Review: Ron Sexsmith reliably melodic on ‘The Last Rider’
Ron Sexsmith, “The Last Rider” (Compass Records)
Ron Sexsmith maintains his melodic consistency on “The Last Rider,” 15 pop songs absorbed by the threat of loneliness and ways to avoid it.
The Canadian recorded his 13th solo album with his touring band, adding to its ease and intimacy. Sexsmith has said he thought this could be his final recording for some time, but the pleasure of the experience might make him reconsider.
Sexsmith is at his most romantic on “Evergreen,” ″Our Way” and “Worried Song,” his significant other appearing in different guises as the source of hope, security or inspiration.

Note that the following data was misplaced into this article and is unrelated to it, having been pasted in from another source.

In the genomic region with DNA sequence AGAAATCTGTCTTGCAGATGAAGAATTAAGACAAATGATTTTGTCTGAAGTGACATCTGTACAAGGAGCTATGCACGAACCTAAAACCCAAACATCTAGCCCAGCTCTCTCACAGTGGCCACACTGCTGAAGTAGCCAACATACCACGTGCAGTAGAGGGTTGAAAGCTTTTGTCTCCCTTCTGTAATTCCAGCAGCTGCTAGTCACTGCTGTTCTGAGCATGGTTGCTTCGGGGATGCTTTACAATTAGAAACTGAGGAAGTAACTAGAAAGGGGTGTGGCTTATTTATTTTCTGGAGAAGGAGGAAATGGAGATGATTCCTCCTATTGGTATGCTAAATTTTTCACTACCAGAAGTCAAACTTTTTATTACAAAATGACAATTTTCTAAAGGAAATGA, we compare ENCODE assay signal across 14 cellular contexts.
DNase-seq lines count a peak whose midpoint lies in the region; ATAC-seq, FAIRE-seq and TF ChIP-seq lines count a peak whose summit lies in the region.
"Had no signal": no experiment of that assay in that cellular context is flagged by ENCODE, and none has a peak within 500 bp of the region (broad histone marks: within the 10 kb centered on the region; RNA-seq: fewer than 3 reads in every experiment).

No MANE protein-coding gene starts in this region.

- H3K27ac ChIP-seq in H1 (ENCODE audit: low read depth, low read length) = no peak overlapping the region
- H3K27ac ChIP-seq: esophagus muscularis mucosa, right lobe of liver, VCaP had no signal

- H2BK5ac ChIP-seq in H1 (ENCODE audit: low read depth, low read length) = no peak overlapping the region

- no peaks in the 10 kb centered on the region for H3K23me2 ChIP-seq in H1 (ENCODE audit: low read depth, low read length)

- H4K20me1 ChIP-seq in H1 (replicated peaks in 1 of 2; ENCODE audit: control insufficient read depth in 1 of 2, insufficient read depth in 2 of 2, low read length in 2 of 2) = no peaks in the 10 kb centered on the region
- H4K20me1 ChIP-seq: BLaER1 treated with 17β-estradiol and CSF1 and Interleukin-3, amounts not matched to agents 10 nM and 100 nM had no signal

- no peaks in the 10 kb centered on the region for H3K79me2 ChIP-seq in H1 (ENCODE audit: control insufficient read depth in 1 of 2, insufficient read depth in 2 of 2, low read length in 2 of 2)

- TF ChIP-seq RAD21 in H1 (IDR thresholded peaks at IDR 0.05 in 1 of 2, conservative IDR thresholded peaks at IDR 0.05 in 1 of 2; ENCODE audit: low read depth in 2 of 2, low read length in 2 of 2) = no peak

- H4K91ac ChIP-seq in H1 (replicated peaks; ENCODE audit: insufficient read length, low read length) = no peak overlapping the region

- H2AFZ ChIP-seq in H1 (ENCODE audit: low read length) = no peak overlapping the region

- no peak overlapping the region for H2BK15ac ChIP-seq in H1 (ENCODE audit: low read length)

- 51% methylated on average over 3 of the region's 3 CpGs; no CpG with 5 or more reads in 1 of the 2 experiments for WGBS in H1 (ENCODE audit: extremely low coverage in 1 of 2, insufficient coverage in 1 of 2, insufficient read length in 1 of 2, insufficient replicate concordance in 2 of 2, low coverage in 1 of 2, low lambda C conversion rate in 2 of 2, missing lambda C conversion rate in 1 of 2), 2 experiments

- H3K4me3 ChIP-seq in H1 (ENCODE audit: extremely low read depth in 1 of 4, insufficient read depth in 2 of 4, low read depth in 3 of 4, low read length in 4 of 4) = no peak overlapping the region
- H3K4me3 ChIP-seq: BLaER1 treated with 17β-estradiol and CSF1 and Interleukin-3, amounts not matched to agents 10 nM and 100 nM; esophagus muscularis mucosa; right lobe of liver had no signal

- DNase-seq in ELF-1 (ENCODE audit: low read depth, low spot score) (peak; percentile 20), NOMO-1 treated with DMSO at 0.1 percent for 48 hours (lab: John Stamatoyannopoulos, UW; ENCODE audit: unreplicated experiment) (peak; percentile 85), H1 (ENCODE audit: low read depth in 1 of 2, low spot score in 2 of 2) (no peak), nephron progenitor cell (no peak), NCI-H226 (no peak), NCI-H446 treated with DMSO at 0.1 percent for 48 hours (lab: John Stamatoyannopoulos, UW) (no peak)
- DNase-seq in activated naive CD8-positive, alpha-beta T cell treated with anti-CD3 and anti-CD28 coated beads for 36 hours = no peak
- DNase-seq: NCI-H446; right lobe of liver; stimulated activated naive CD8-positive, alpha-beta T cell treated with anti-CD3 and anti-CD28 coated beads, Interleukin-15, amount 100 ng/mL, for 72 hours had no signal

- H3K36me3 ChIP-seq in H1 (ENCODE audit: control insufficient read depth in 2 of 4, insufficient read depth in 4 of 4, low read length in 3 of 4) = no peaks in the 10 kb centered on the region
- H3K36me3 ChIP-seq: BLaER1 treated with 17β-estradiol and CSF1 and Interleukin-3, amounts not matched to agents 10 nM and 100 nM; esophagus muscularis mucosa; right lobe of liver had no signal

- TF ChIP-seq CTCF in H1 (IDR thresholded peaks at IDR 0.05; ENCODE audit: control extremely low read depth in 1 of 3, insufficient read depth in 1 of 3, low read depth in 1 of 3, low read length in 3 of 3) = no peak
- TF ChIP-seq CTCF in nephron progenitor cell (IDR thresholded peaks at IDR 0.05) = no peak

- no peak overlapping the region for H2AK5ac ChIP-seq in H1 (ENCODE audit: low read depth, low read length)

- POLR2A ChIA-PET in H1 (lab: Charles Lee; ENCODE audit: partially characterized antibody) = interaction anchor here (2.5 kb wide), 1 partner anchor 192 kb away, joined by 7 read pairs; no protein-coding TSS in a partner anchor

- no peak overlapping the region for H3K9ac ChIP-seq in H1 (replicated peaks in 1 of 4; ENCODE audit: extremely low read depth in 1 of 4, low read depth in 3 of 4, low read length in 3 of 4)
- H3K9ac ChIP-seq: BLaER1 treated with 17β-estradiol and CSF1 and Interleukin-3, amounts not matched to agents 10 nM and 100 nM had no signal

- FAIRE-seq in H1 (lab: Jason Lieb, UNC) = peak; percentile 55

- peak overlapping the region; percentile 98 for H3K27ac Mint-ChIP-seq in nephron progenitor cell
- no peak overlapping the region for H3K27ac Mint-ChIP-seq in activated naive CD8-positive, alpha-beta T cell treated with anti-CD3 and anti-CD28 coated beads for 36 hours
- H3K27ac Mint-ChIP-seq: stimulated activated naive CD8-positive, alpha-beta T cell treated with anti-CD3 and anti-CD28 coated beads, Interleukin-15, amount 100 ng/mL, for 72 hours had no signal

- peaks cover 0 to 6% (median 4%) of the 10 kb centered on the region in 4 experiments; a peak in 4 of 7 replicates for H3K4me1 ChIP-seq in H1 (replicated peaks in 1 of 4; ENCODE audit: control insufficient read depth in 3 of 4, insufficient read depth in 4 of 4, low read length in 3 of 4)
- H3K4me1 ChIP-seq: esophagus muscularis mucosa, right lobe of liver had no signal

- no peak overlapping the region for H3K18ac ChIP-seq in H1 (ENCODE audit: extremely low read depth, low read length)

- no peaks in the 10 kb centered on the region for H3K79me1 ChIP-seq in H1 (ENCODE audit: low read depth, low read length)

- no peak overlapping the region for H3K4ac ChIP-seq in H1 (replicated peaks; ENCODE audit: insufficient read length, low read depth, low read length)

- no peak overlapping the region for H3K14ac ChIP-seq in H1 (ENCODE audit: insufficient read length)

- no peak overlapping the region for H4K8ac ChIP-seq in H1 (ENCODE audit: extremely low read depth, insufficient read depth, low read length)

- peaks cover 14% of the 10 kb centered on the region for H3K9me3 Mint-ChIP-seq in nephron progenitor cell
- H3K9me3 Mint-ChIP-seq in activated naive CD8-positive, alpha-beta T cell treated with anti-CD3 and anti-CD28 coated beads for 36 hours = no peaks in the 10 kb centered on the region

“Radio” is low-voltage power pop about the days when young lives revolved around the AM/FM dial and “people could move you with just a voice and a song.” Sexsmith sounds a little like Rufus Wainwright on the lighthearted “West Gwillimbury,” also a trip down memory lane, as is “Breakfast Ethereal,” about a “soft focus world where tomorrow seemed bright.”
“Dreams Are Bigger” has a singalong chorus worthy of a long-distance dedication — “If your dreams are bigger than your worries, you’ll never have to worry about your dreams” — with musical hints of New Orleans, while “Man at the Gate (1913)” was inspired by a postcard purchase and dwells on anonymous lives and connections across the years, also recurring themes in the Sexsmith catalog.
There are no surprises here but don’t be distracted by the apparent familiarity of some of the tunes. Sexsmith’s range may not be wide but his aim is true.